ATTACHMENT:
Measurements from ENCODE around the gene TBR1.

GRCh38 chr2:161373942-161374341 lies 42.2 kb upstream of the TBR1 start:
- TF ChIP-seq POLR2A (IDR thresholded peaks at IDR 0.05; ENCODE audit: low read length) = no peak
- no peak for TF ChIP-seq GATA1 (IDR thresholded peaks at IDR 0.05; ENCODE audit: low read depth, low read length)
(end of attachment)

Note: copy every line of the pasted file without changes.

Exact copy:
Measurements from ENCODE around the gene TBR1.

GRCh38 chr2:161373942-161374341 lies 42.2 kb upstream of the TBR1 start:
- TF ChIP-seq POLR2A (IDR thresholded peaks at IDR 0.05; ENCODE audit: low read length) = no peak
- no peak for TF ChIP-seq GATA1 (IDR thresholded peaks at IDR 0.05; ENCODE audit: low read depth, low read length)